At the time of the attack, there was a light (4-6 knots) SE (onshore) wind, the sea surface was calm with a swell of 3-4ft from the SSW, and the cloud cover was 100% with a general haze in the air. The water temperature was 13 °C and moon phase: 26.7% illumination. The Shark Spotters were flying the black flag as spotting conditions were poor. Eyewitnesses in the water within 20 m of the victim report a large school of ‘harders’ in the area.

EMERGENCY RESPONSE
Immediately following the attack the victim started paddling towards shore. His friend who was surfing with him paddled towards him and they swapped boards as his friends board was bigger than the victims. Once on the new board the victim caught a wave to shore where he was assisted through the surf and out of the water by other people who were in the water with him. Initial medical treatment was provided by members of the public who stemmed the blood flow by tying a tourniquet using a surfboard leash and covering the victim with a space blanket. The victim was positioned with his head down-slope to reduce bleeding. Emergency services and paramedics took over when they arrived on scene approximately 20 minutes after the victim had reached the beach. He was stabilised on the beach before being airlifted to Vincent Palloti Hospital. NSRI Simonstown volunteers, CMR paramedics and a CMR ambulance, City of Cape Town Environmental Resource Management, Shark Spotters management, the SA Police Services, WC Government Health EMS, City of Cape Town Law Enforcement, City of Cape Town Fire and Rescue Services and the Red Cross AMS Skymed helicopter responded and were on scene within 20 minutes.

SHARK SPOTTERS RESPONSE
The Shark Spotters were flying the black flag due to very poor spotting conditions. There was 100% cloud cover combined with a general haze in the air. The attack also happened in front of Muizenberg Pavilion, 1km down the beach from the mountain spotters’ location. Under these conditions shark sightings are extremely difficult if not impossible.

A number of eye witness accounts, and the duty shark spotters, confirm the following:

  • The shark was not seen by the shark spotter prior to the attack
  • The shark spotter did not witness the attack
  • The first person to have seen the shark, although the witness in this case confirms that he was unsure as to whether it was a whale or shark, and who exited the water prior to the attack, could not find the beach spotter.. He maintains, however, that he would not have asked for the siren to be activated but wanted the Spotter to investigate what he had seen.
  • A second surfer who exited the water after seeing the shark attack made his way to the ablution block and on finding the shark spotter indicated that he had just seen a shark attack.
  • A further witness confirmed that when the alarm was initially set, it tripped and had to be re-set at the electricity mains.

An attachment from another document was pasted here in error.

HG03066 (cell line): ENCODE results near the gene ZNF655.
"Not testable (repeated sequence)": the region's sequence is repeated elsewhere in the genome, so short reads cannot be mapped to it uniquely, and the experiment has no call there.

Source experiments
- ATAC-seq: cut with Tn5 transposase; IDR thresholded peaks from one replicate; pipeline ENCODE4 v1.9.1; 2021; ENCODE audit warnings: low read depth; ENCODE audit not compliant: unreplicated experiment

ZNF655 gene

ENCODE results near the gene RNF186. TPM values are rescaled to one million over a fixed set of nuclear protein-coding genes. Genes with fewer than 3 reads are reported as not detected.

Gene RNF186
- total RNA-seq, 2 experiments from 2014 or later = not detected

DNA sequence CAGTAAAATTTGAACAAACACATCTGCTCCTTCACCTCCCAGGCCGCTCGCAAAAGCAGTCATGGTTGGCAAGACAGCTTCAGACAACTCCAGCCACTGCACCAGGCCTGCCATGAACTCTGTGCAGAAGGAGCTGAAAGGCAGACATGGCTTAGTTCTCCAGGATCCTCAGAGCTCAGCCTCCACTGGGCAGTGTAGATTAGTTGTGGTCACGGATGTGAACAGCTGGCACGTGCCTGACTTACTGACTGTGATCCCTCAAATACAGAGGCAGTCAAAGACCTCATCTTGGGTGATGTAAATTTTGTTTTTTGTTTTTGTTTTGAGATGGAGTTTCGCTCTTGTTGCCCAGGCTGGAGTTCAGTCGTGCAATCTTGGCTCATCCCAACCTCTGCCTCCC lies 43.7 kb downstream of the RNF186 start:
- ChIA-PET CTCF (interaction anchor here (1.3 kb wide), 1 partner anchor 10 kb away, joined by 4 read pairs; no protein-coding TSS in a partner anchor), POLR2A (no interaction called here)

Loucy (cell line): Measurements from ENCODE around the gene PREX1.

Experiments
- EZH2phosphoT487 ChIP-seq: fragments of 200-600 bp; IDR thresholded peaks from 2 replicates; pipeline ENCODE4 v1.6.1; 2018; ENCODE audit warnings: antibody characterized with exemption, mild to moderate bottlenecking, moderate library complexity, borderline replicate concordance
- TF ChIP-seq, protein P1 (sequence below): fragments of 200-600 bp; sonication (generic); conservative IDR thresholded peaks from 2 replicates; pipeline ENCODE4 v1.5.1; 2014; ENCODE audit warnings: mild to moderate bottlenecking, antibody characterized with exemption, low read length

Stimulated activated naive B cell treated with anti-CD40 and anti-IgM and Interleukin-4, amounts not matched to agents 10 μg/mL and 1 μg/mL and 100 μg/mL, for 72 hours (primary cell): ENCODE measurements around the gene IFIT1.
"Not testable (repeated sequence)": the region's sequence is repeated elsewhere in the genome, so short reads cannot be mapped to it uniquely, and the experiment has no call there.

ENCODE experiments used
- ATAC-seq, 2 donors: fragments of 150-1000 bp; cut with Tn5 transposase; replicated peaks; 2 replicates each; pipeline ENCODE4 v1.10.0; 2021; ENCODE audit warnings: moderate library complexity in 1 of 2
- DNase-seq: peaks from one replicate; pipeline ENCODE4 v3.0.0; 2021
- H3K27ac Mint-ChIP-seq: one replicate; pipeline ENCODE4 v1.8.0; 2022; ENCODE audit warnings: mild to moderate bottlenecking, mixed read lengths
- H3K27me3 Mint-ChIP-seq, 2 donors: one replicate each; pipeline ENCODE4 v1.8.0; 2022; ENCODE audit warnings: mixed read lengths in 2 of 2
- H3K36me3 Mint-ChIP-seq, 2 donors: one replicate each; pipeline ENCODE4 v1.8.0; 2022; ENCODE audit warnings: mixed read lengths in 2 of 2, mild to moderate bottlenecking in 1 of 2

• The time between the first sighting of the shark in the surf (where the witness was unsure whether it was a whale or shark) and the actual setting of the alarm is estimated at 10 minutes
  • The time between the attack and the setting of the alarm is estimated at 3-4 minutes
  • Once the alarm had been set, the shark spotter followed protocol and:
    • Raised the white shark flags
    • Radioed information to all spotters on duty and the project manager, who informed the relevant authorities via telephone and sms as per emergency protocol
    • Ensured that the water was cleared of all surfers and water users
  • A specialist team from Shark Spotters and the City’s ERMD collected eyewitness statements, measured environmental conditions, interpreted the behaviour of the shark and determined the size of the shark based on the bite pattern on the surfboard.The following timeline has been established from an analysis of the CCTV footage and interviews
  • 13:56.30 SUP surfer who had been surfing off the Pavilion exits the surf and unsuccessfully attempts to find the shark spotter as he had seen an animal in the surf that might have been a shark
  • 14:01.53 Surfer comes running towards the ablution block shouting that there had been an attack
  • 14:02.30 Siren activated but trips power after short blast as victim is being carried up the beach
  • 14:05 Siren successfully activated – victim now on the beach – and shark spotters attack protocol initiated.

It is concluded with a high degree of confidence that the attack took place at 14:00 and that it is highly unlikely that there was sufficient time to clear the surf from the time of the first confirmed sighting and the attack.

CITY’S RESPONSE
At 14:11 the Disaster Risk Management Department sent a SMS notification to all relevant City staff confirming the shark attack and its location. The City’s Environmental Resource Management Department (ERMD),  Law Enforcement and  Fire and Rescue Services immediately responded to the area and were on scene within 20 minutes.

On arrival:

  1. The area surrounding the victim was cleared of the public
  2. A safe area was allocated for the helicopter to land
  3. Beaches in the surrounding vicinity were closed